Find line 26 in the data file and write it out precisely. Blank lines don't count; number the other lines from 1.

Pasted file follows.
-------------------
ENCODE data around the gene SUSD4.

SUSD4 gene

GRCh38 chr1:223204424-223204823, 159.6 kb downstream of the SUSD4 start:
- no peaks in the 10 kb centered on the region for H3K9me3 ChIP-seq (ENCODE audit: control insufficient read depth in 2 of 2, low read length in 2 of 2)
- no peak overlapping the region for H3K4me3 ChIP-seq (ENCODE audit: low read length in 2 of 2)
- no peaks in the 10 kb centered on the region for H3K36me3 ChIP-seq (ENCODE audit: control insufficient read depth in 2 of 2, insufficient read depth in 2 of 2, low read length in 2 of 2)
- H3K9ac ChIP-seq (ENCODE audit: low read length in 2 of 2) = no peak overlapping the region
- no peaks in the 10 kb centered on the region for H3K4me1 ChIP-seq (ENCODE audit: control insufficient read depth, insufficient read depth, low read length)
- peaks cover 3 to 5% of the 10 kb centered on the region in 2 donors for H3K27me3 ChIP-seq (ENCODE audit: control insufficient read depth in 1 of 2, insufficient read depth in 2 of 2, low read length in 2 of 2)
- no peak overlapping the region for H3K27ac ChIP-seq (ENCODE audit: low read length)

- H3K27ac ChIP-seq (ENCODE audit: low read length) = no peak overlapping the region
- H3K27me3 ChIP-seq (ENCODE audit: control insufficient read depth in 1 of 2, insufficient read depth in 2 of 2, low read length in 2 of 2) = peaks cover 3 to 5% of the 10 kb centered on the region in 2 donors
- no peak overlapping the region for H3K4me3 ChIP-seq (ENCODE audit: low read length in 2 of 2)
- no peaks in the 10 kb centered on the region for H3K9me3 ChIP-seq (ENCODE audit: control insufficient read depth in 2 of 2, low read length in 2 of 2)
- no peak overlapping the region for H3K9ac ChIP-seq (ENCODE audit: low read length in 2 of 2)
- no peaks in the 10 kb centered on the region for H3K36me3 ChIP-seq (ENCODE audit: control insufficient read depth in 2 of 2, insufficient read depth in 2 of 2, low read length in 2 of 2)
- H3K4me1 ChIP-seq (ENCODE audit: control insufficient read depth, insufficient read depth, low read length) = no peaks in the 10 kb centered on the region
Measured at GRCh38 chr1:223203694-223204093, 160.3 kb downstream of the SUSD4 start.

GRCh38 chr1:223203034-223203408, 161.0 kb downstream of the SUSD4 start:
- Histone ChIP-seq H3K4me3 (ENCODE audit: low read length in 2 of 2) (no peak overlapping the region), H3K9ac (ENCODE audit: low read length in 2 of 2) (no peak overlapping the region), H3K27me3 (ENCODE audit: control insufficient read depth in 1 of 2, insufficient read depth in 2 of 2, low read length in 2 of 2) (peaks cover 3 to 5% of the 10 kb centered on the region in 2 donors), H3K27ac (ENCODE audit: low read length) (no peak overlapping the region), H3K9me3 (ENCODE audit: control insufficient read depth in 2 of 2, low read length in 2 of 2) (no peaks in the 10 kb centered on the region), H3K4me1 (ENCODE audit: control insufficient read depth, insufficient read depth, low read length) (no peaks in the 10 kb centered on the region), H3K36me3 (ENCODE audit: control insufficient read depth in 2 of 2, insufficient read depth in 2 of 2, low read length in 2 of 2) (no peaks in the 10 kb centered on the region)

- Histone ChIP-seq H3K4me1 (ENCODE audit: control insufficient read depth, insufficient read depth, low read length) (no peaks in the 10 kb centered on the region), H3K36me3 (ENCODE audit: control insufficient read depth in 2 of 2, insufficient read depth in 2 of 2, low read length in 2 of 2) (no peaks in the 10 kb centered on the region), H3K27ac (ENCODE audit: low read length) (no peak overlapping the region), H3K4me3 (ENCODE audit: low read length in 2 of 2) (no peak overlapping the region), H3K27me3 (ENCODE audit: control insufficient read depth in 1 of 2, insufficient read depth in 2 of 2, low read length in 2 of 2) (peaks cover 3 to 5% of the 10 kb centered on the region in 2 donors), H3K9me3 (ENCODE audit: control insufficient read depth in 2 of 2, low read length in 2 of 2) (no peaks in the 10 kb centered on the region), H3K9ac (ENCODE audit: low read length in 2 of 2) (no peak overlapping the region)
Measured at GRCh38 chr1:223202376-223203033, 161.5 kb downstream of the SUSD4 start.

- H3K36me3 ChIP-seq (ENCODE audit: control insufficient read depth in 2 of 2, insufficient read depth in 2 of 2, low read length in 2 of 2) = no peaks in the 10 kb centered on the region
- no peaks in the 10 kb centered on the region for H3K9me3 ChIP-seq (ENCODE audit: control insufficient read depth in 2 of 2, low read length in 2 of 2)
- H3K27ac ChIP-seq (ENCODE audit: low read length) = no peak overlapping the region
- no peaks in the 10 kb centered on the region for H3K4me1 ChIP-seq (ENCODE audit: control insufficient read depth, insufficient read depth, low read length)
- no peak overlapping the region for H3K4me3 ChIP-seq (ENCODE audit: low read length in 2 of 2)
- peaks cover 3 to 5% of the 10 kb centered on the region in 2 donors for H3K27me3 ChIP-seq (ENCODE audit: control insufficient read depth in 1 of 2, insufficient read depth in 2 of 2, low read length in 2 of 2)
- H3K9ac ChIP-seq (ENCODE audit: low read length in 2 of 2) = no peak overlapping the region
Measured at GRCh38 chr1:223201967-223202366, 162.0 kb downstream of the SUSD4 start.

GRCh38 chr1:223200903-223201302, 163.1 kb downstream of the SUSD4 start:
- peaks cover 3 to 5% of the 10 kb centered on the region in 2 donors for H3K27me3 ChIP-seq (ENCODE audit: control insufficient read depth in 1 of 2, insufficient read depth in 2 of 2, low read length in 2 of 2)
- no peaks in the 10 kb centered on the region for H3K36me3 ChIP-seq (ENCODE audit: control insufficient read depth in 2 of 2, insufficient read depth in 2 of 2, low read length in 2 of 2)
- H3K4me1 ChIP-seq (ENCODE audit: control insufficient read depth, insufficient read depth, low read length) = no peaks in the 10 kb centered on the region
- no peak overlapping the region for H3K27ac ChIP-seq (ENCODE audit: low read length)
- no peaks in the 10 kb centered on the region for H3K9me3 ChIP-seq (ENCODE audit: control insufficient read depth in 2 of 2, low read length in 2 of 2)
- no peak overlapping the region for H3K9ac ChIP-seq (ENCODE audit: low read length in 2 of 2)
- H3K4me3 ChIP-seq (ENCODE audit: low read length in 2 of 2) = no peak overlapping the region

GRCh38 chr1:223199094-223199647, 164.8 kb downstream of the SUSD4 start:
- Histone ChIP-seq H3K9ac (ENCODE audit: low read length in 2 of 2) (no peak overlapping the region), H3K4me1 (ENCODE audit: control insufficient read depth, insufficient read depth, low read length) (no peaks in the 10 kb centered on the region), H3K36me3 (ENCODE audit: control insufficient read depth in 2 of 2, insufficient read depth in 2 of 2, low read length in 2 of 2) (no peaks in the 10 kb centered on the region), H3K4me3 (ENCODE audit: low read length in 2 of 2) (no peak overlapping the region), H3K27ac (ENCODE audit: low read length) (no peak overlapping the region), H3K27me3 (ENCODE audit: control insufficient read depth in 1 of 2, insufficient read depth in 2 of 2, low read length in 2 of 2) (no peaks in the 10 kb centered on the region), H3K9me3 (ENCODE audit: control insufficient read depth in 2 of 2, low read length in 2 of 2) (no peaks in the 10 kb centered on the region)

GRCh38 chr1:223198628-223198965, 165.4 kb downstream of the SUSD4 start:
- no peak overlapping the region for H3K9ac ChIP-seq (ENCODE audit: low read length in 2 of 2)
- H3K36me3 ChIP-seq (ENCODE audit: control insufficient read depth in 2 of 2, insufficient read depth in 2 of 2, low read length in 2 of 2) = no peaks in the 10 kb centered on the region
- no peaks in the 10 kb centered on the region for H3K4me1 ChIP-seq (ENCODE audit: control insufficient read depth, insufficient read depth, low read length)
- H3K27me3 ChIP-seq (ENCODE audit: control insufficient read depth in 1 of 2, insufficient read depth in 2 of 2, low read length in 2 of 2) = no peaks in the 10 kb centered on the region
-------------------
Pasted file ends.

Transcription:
- no peaks in the 10 kb centered on the region for H3K4me1 ChIP-seq (ENCODE audit: control insufficient read depth, insufficient read depth, low read length)